Essential kit: a good cook’s knife

Whenever I visit friend’s kitchens, I am often shocked at the bad knives I find there. The rest of the kitchen can be high-tech, but the knives are woefully inadequate.

Your primary tool is a cook’s knife. It should be very sharp.

A good cook’s knife is expensive, around 100€ and you’re starting to have good material quality. Unfortunately, it’s impossible to differentiate optically between good knives and bad ones. The market is saturated with really cheap chinese knives which don’t cut. (The cheap chinese cleavers you find in Asia shops are good too, but they scare me, frankly.)

Why a sharp knife? Well, for one thing, it is safer. Surprised? The issue with blunt knives is that one has to apply considerable force to cut anything tough, and thats the moment the knife slips. With a sharp knife, there is little effort involved. Less effort, less force, so if a mishap happens the damage is smaller. You end up continuously thinking about where the blade would go, though. Don’t put your hand behind what you are trying to cut, nor try cutting things without a cutting board.

To keep knives sharp the best option is to have them sharpened by a professional. If done well, you don’t need to do anything for at least six months.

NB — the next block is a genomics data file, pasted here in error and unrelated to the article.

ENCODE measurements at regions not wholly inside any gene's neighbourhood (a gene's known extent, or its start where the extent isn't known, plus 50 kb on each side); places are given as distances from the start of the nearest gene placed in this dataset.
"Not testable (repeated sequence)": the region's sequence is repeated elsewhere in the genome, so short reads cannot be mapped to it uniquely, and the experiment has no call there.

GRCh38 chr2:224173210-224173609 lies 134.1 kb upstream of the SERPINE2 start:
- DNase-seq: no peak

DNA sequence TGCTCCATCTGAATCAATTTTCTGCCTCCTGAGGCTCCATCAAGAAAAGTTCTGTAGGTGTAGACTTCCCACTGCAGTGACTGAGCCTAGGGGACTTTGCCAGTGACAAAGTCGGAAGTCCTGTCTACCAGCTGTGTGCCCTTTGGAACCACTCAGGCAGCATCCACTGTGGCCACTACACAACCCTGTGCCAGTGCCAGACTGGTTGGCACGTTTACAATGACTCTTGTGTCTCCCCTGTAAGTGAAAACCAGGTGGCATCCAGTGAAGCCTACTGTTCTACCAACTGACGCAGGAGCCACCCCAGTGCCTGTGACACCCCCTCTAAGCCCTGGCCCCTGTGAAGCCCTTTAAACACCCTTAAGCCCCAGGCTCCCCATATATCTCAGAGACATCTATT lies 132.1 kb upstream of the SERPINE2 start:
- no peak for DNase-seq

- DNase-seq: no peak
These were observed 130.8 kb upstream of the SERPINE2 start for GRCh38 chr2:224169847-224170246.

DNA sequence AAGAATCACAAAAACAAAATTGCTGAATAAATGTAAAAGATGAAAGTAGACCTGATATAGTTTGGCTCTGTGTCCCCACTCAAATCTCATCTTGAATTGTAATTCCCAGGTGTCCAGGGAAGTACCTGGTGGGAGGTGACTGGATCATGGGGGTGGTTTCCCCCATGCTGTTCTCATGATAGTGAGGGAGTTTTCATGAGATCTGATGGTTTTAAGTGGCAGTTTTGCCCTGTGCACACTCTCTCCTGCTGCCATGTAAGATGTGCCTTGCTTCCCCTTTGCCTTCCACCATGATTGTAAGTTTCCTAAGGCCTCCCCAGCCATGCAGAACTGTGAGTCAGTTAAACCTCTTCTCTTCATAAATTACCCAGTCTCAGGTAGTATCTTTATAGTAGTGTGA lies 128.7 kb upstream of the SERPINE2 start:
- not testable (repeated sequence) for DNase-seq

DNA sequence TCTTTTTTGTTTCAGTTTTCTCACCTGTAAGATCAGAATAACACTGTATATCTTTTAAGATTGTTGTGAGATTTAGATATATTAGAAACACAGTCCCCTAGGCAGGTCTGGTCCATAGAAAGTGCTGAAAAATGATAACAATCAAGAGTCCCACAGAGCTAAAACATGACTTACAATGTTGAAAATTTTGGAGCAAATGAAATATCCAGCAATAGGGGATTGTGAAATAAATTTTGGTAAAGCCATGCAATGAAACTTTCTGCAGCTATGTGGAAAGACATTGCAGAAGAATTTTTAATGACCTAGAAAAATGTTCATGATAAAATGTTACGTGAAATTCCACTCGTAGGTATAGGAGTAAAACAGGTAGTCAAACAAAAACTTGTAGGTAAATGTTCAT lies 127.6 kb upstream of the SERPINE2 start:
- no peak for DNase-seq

You will have to learn knife skills, I recommend buying a book. The most important insight: your knife is is like a saw, so you need to make to-and-from movements, not simply press down.

Once you have mastered knife skills, there are a lot of activities which are suddenly a lot faster. Chopping onions, making thin slices of ginger – all easy.

It also means that a lot of the gadgets people use (such as onion slicers) will be useless and you can throw them away.

In terms of choice, I would go for a single cook’s knife. The best place to buy a knife is in a local shop, because you really need to feel them in your hands. There are basically two sorts of good knives, the german ones and the japanese ones. The german ones (WMF, Dreizack, or any of the other Solingen houses) are excellent and will put you back about 150€, the Japanese ones (I know Kai) are much harder, much sharper, but will set you back at least 300€.

If you want to buy a second one, buy a good paring knife (about 80€)

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